Even though Juliet Capulet is a fictional character created by Shakespeare, millions worship her as a love goddess. Every year tourists from around the globe flock to Verona just to see the balcony where she was wooed by her Romeo.
In reality the building dates from the 12th century. In 1905 the house was purchased by the City of Verona.
The balcony belongs to the aptly named La Casa di Giulietta, or House of Juliet, the former home of the Cappello family and the inspiration for the Capulets. Love-struck couples linger in the garden, pose for pictures on the balcony, or attach letters filled with sweet nothings to the walls. For good luck, many like to touch the bronze statue of Juliet, which has resulted in it developing a patina. Many people also leave their mark through graffiti and sticking chewing gum to the walls, some of the blobs being shaped into crude hearts.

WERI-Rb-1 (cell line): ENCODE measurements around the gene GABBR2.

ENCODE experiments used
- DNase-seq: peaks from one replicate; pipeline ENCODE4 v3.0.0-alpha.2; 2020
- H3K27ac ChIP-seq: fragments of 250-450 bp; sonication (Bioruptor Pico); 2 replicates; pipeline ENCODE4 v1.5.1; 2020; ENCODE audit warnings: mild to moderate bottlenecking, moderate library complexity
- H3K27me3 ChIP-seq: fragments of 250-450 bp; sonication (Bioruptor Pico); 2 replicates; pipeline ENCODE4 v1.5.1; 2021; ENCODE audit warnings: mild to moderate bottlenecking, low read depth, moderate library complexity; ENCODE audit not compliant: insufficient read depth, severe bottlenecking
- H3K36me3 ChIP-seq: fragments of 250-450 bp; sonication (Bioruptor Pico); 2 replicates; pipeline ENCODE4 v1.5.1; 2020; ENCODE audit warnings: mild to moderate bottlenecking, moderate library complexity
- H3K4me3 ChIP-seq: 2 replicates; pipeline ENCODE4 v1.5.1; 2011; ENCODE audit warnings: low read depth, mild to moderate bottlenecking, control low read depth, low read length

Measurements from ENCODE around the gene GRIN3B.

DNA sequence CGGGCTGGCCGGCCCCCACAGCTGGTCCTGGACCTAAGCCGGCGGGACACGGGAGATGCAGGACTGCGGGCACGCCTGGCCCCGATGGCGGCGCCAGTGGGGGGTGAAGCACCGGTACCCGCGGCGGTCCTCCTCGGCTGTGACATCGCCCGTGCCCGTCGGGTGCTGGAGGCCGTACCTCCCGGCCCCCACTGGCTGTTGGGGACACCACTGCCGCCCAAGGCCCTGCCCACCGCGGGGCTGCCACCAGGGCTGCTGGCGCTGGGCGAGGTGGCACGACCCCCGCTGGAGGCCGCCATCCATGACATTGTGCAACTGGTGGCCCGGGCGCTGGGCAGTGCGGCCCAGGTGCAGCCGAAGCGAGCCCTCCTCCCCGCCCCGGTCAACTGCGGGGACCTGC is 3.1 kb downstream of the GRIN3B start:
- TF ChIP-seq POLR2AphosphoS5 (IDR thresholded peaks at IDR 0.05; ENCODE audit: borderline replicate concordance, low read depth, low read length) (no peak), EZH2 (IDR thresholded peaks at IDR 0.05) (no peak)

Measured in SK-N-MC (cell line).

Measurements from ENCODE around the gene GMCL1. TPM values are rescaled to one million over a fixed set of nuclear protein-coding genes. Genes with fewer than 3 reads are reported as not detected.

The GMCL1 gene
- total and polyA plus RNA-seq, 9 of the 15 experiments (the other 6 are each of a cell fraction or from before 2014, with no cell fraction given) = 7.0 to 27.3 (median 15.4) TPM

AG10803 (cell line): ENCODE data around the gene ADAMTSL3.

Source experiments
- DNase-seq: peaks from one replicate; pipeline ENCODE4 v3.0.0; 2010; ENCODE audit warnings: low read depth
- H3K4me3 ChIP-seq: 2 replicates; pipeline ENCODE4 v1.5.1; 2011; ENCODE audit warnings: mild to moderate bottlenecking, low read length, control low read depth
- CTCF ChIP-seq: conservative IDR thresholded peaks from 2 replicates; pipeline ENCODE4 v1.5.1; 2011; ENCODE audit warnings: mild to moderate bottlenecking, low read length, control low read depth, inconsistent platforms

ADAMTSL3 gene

People even send mail to Juliet of Verona. There is a local volunteer group that is dedicated to responding to the thousands upon thousands of letters that pour in annually from people desperately seeking romantic advice.
What was nothing more than a figment of Shakespeare’s imagination is now a central part of Verona’s tourism industry.
Know Before You Go
From 6th August 2021 to enter Juliet's House and places of culture it is compulsory to have the Green Pass, the green certification COVID19